If you encounter parts that are bent inside of an antique slot machine, your first instinct may be to straighten them out immediately. Notice that I've tied the slides together with a piece of wire to keep their order straight.
John's love and skills in the Antique Slot Machine trade has allowed him to become well known to collectors and dealers everywhere for his ability to turn old broken down slots into fully functional works of art. Now we're ready to remove the main operating lever. Now, on to the coin tube itself.
It's great stuff to have around. It its normal position, it allows coins to pass down through it and out of the mechanism into the payout chute.
These two screws are sometimes difficult to remove, so you may need to apply some WD or a penetrating solvent like B'laster. We repair metal slot machine castings, such as Bonnet, front casting, upper and lower casting and back doors as well as complete restore antique slot machine of the internal mechanisms The work is done by mig welding and hand tooling, no putty or fillers will ever be used.
Anyway, back to the mech: This is a very substantial part that does the job of transferring energy from the handle to the mechanism itself. There's a good chance that someone who knew more about slot machines that you do put the bend in the part intentionally a long time ago, and you don't want to inadvertently undo their good work.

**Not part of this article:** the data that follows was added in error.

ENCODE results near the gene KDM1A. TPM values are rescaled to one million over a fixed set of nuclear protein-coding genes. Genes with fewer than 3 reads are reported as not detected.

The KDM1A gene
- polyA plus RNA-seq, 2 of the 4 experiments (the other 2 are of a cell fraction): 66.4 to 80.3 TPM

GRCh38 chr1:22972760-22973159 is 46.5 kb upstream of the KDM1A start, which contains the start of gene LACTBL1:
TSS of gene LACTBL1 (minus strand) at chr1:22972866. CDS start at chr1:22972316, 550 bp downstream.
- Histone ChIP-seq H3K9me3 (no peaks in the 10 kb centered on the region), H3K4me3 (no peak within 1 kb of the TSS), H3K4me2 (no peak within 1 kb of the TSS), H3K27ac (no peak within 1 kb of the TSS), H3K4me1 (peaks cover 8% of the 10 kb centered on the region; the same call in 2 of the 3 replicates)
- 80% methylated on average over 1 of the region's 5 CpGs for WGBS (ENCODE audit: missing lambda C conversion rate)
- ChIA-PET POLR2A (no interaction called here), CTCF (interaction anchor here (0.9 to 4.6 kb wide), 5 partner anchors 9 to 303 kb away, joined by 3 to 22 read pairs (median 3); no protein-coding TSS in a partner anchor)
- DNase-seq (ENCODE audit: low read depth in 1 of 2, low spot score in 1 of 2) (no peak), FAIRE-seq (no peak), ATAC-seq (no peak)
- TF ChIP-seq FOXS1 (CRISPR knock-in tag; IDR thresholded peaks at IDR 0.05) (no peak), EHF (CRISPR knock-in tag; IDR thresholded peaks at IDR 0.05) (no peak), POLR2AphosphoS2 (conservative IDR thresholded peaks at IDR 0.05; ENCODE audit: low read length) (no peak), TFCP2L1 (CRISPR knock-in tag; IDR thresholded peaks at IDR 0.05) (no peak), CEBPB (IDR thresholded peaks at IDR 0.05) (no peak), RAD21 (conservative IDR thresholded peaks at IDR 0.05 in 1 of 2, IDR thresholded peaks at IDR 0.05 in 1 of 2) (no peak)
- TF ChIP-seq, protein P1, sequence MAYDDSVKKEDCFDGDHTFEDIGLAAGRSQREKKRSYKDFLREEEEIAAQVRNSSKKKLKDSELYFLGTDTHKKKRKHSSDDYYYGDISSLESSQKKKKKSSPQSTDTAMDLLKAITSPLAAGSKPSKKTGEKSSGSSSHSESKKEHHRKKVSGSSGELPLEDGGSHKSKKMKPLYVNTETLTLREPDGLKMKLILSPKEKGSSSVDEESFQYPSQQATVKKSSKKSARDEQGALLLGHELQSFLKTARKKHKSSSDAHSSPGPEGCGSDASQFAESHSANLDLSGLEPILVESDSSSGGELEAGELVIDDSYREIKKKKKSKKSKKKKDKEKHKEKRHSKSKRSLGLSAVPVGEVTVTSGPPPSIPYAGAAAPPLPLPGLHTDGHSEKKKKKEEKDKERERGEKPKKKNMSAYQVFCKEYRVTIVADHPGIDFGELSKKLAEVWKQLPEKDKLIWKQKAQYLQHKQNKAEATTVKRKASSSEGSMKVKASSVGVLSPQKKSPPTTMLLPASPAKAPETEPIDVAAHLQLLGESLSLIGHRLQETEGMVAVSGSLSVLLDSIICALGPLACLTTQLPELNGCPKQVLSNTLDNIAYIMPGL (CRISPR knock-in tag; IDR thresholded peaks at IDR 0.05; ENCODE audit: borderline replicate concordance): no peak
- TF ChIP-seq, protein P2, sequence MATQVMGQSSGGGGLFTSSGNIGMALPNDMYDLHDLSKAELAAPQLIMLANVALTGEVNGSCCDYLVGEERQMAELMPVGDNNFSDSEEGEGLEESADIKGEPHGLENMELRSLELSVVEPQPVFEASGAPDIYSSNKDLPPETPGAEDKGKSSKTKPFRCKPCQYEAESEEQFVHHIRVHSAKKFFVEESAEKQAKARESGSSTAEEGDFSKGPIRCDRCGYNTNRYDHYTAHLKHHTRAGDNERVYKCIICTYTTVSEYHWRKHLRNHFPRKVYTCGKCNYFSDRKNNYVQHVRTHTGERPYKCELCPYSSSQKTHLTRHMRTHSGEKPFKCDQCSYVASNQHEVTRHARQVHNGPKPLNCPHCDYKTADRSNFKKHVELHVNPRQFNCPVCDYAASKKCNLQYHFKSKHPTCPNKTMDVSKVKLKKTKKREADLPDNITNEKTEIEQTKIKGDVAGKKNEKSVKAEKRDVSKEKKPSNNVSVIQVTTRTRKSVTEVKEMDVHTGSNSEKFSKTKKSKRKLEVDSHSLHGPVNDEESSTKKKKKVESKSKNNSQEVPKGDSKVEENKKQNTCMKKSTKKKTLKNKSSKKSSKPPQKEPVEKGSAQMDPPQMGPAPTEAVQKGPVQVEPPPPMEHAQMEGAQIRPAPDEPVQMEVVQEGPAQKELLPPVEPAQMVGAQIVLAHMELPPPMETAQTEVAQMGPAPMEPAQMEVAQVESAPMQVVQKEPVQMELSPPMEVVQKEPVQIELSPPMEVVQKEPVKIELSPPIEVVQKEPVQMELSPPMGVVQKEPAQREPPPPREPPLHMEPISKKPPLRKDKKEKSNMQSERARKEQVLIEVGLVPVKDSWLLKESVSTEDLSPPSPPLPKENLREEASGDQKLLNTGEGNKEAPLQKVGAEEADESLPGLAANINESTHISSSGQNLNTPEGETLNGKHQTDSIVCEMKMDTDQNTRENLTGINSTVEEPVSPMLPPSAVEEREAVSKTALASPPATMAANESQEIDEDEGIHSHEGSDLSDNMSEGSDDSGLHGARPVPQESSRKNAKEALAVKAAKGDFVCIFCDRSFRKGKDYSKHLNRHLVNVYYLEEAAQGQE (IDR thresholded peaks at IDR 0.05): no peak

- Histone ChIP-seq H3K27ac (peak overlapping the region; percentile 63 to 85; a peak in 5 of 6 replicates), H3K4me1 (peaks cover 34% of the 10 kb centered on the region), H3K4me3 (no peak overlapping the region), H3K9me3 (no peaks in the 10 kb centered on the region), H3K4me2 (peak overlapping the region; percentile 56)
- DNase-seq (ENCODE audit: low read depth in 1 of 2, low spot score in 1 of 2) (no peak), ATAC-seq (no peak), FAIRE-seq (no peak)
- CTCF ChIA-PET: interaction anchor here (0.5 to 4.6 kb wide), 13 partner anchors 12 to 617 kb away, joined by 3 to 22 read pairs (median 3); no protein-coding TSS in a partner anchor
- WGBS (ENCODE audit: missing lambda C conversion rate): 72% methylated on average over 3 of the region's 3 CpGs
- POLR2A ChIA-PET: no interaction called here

We've also got another small dog to remove, and it's no more difficult than the last one.
Believe it or not, that's it! It's secured on the underside of the base plate with a screw. If you would like to know more, please feel free to give San Diego John John a call at San Diego John has spent 29 years fine tuning his skills as an artist and slot machine Mechanic creating a name for himself known world wide from converting nickel, and dime machines to quarter, or completely stripping and repainting to original standards, to adding new chrome and restoring wood work to original quality.
We've only got a few parts left to remove, and they are all secured with basic screws.
San Diego John's own collection, like many others, started out with just one casino terimleri. Once again, a single cotter pin and a spring attach it to the frame. Moving right along, let's look at the operating fork dog. I'm going to leave them in place for now.
Saturday, January 30, Horizontal fingers and payout slides The last parts left connected to the base plate are all related to the payout system. Don't misplace the spacer shown above.
Four screws secure the payout slide coverplate. If the machine has been jarred during its cycle, however, the lever trips and the slide moves backwards to prevent coins from passing through.
The part in the photo above can be removed at this point, although it is probably easier to wait until the coin slides are removed. Another easy part to remove is the operating lever stop pin, which is secured by a single shoulder screw and related spring.
We're in the home stretch now, and we'll tackle those parts next. The coin detector lever is held in place with a shoulder screw. Here's a view from underneath the base plate: